Bragg Gratings can be written into single mode fiber with inner core diameter 5 to 9 μm and cladding diameter of 125 μm. Core is made up of silicon doped with germanium whereas cladding is pure glass material. Due to this there is high difference in refractive indexes between inner core and cladding thereby making light to propagate inside the inner core only. In [7] fabrication method is given using Holographic method and Phase Mask Method. Phase mask method is commercially used to fabricate optical fiber as in holographic method more stable setup is required with good coherence light source. In Phase mask technique fiber is exposed to a pair of interfering UV beam then there are regions of constructive interference and destructive interference, the first region corresponds to high UV intensity and refractive index will increase whereas in destructive interference intensity of UV light is negligible, there is no index change. This exposure to an interference pattern will result in a periodic modulation of refractive index along the core of the fiber and gratings are formed which reflects a particular wavelength of light and transmits all others. The reflected wavelength is known as Bragg’s Wavelength.

2.1 FBG as optical sensor

Fiber Bragg Grating can be used as various sensors based on the fact that Bragg Wavelength changes with the change in refractive index or period of the grating as given in [8]. Here it is explained how Bragg grating is applicable as strain and temperature sensor, pressure sensor and stress sensor. When FBG is subjected to various external parameters such as pressure, strain, temperature, displacement, load and vibration there is a change in the period of grating, either elongates or compressed and effective refractive index also varies, due to this there is a shift in Bragg wavelength. Figure 2 describes the reflectivity response, explained in [8].

Figure 2.

New Reflectivity Response of FBG with the change in wavelength.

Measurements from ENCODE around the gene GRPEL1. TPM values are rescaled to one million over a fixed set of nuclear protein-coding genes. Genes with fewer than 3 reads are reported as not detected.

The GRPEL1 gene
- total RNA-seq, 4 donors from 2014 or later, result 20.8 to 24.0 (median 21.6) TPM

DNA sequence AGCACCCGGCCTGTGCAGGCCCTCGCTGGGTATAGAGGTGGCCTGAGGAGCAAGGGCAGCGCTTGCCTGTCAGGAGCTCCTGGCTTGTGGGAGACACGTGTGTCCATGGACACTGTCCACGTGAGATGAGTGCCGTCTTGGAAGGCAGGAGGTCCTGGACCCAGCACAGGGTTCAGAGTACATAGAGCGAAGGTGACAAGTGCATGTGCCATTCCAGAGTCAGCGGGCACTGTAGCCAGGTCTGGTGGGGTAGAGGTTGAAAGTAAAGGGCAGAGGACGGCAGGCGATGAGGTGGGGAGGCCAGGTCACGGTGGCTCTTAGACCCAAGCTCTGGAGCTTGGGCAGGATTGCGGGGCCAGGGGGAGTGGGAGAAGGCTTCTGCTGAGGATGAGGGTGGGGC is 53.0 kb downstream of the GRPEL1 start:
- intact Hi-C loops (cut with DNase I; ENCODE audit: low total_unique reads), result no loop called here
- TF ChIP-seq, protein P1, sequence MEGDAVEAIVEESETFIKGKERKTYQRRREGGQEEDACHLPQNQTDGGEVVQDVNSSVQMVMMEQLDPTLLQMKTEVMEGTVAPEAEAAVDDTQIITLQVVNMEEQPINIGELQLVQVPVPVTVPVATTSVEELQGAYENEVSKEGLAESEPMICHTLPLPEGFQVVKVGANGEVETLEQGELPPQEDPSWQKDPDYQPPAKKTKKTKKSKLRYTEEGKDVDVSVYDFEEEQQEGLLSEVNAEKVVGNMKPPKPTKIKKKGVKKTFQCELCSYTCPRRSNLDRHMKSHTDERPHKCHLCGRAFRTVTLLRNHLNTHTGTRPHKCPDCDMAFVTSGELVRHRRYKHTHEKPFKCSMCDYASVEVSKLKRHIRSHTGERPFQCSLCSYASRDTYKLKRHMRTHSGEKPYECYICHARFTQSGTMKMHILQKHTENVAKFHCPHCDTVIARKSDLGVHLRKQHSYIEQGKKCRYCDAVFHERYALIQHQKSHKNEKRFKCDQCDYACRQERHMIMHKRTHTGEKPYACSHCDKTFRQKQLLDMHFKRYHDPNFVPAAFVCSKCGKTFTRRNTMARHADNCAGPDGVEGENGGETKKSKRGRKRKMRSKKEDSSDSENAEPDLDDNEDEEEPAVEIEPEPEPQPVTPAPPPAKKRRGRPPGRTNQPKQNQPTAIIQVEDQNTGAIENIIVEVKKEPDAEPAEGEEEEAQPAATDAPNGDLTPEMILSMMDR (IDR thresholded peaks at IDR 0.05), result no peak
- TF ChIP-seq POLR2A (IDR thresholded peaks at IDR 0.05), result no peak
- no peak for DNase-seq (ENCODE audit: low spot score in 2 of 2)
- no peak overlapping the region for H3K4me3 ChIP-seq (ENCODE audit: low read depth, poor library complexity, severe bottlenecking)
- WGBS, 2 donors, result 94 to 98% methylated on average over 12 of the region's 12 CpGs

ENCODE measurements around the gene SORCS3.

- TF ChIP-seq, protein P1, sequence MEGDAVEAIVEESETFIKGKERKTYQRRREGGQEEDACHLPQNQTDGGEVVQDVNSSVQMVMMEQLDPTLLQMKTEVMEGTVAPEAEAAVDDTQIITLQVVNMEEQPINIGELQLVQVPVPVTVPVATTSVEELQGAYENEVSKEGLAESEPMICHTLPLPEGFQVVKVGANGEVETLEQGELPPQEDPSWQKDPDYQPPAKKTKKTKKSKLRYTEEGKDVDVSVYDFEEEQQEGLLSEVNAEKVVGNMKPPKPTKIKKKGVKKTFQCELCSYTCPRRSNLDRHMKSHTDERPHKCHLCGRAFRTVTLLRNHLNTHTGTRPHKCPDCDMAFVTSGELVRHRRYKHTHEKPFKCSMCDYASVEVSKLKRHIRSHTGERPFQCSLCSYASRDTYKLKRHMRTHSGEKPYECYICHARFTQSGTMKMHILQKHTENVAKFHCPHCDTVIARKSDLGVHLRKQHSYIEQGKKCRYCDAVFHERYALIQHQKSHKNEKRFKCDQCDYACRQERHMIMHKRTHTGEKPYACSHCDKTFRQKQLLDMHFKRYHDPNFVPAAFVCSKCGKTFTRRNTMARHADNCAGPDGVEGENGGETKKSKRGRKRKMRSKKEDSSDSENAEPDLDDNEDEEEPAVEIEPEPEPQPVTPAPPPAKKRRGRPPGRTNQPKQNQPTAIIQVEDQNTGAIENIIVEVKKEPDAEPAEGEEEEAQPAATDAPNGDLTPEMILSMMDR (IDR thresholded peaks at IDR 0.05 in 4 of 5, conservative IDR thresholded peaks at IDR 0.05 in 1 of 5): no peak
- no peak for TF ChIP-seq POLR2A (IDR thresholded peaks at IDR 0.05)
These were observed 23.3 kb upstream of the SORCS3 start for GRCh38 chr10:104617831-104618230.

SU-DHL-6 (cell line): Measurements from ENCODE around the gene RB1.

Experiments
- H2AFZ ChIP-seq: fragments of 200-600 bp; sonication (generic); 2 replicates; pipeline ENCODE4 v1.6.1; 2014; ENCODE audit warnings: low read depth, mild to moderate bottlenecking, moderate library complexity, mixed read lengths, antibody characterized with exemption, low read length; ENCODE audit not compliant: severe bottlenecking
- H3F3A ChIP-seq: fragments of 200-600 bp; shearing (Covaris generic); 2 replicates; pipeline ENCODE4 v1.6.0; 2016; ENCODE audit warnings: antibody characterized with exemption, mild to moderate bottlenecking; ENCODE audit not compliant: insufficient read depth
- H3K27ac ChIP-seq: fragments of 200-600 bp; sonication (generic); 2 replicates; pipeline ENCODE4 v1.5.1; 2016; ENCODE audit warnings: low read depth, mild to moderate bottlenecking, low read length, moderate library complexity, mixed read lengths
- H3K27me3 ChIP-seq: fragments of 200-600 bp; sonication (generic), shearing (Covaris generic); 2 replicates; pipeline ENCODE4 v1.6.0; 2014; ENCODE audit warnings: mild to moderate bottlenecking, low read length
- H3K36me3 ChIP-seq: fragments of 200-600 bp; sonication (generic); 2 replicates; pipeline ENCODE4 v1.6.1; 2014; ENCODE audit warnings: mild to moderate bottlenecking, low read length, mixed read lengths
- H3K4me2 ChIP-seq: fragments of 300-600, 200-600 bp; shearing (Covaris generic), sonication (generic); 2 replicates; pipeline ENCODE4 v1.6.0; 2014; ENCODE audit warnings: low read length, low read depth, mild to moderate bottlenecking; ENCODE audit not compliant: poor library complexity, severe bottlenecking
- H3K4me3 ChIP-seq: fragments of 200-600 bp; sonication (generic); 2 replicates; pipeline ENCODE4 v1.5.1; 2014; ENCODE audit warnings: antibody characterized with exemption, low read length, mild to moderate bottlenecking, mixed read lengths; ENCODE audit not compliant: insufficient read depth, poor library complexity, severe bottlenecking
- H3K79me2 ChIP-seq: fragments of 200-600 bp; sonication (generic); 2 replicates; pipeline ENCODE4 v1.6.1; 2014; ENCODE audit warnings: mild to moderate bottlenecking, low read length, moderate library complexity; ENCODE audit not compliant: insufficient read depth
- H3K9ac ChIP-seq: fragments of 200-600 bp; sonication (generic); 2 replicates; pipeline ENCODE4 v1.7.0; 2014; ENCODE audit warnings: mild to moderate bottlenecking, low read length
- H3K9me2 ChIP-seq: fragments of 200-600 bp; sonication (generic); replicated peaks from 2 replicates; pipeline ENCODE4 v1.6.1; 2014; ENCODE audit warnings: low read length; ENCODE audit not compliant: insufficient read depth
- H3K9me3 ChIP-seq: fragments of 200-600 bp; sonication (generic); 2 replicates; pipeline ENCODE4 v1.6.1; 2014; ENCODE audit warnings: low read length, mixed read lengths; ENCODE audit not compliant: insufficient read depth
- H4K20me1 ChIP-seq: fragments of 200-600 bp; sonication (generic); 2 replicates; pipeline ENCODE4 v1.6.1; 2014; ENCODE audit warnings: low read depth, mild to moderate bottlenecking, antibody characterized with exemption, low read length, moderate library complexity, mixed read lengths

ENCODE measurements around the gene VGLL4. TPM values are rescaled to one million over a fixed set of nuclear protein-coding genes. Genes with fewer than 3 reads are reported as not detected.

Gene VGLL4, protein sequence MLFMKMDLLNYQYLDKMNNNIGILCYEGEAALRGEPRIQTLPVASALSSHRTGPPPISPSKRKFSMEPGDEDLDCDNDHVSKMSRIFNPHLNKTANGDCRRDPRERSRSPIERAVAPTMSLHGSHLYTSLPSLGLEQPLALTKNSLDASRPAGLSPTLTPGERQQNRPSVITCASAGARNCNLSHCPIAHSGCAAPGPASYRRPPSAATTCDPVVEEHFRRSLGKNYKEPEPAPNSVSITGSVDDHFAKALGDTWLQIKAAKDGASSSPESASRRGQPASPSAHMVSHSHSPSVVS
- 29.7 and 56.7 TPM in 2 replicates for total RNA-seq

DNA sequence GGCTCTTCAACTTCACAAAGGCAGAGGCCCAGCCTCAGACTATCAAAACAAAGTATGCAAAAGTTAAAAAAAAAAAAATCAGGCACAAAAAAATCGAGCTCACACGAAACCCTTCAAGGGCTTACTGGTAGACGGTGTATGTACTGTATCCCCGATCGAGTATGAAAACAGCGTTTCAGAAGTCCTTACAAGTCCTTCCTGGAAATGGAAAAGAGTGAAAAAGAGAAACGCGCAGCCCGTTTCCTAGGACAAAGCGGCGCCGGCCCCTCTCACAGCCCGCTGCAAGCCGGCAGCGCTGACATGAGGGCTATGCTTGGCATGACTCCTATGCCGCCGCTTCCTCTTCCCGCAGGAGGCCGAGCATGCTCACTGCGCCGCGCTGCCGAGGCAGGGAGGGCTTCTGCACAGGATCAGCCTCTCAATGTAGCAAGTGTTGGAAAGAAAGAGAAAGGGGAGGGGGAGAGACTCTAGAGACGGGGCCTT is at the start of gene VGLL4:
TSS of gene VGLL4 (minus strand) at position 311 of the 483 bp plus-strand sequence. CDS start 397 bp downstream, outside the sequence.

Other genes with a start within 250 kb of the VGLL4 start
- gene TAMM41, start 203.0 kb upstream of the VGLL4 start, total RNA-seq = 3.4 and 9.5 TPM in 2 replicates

FBG can measure strain and temperature by means of detecting changes in the reflected wavelength of light which can be calculated as given in Eq. (2).


Where Pe is photo elastic coefficient of the fiber, α and ζ are thermal expansion and thermo optic coefficient of the fiber material, ∆λB is new wavelength. At 1550 nm centre wavelength, the wavelength strain and wavelength temperature sensitivities are 1.2 pm/μɛ and 13 pm/°C. For measuring axial strain along the fiber due to applied pressure P is given in Eq. (3)


here, ε is strain, P is pressure, v is Poison Ratio and E is Young’s Modulus. The intrinsic pressure sensitivity of a bare FBG is only 3.04 pm/MPa, which is too low for the practical pressure measurement, methods proposed to enhance the pressure measurement sensitivity indirectly, such as embedding FBG in polymer, soldering metal-coated FBGs on a free elastic cylinder, and attaching the FBG fiber to a diaphragm given in [9].

2.2 Fiber Bragg Grating in railways

FBG can be used for health monitoring in railways as it can monitor different train parameters such as speed of the train, wagon weight, axle count and determine the rail-wheel condition and bogie health monitoring as given in [1, 2, 10]. Monitoring these parameters in railway continuously at minimum expenditure can help us to build a SMART RAILWAY SYSTEM for the betterment of mankind. This is possible by the use of Fiber Bragg Grating sensor which when compared with other electrical sensors such as strain gauges or accelerometers, optical fiber sensor has many advantages such as easy to install, more durability and reliability, cost effective, has multiplexing and de multiplexing characteristic and above all it is immune to electromagnetic interference.